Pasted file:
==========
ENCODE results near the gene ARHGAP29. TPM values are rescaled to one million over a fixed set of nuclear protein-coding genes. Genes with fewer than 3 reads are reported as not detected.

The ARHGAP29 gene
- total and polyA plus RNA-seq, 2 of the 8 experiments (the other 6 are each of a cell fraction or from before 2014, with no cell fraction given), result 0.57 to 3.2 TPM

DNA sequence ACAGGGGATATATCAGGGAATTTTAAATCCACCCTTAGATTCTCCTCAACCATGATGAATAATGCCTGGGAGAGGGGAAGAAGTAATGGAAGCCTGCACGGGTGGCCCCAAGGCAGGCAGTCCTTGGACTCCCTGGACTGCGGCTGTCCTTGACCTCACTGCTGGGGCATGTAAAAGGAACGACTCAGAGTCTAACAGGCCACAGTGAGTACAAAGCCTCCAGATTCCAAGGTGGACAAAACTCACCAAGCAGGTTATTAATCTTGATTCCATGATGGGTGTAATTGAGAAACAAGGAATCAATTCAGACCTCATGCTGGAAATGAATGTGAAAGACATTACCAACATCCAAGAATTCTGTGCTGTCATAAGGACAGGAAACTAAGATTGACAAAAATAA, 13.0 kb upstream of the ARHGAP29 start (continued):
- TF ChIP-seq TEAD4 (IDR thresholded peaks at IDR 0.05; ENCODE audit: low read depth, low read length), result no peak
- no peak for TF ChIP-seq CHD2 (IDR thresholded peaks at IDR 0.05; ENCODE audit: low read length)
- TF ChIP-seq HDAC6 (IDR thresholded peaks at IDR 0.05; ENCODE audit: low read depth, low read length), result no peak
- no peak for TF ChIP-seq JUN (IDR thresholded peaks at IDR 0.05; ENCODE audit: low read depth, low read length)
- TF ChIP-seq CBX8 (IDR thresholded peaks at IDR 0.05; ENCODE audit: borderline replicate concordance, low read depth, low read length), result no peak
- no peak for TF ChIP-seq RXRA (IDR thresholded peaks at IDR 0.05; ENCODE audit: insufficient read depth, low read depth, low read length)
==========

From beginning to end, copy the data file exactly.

ENCODE results near the gene ARHGAP29. TPM values are rescaled to one million over a fixed set of nuclear protein-coding genes. Genes with fewer than 3 reads are reported as not detected.

The ARHGAP29 gene
- total and polyA plus RNA-seq, 2 of the 8 experiments (the other 6 are each of a cell fraction or from before 2014, with no cell fraction given), result 0.57 to 3.2 TPM

DNA sequence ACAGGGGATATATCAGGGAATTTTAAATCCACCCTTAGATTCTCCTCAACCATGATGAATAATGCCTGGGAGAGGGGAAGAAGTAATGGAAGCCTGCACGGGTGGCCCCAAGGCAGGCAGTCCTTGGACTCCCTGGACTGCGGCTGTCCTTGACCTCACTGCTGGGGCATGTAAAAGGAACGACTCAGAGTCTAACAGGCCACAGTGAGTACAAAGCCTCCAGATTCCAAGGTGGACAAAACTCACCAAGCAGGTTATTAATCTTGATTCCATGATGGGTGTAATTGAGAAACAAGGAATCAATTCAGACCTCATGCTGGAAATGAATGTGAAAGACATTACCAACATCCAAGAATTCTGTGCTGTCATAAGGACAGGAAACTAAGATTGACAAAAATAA, 13.0 kb upstream of the ARHGAP29 start (continued):
- TF ChIP-seq TEAD4 (IDR thresholded peaks at IDR 0.05; ENCODE audit: low read depth, low read length), result no peak
- no peak for TF ChIP-seq CHD2 (IDR thresholded peaks at IDR 0.05; ENCODE audit: low read length)
- TF ChIP-seq HDAC6 (IDR thresholded peaks at IDR 0.05; ENCODE audit: low read depth, low read length), result no peak
- no peak for TF ChIP-seq JUN (IDR thresholded peaks at IDR 0.05; ENCODE audit: low read depth, low read length)
- TF ChIP-seq CBX8 (IDR thresholded peaks at IDR 0.05; ENCODE audit: borderline replicate concordance, low read depth, low read length), result no peak
- no peak for TF ChIP-seq RXRA (IDR thresholded peaks at IDR 0.05; ENCODE audit: insufficient read depth, low read depth, low read length)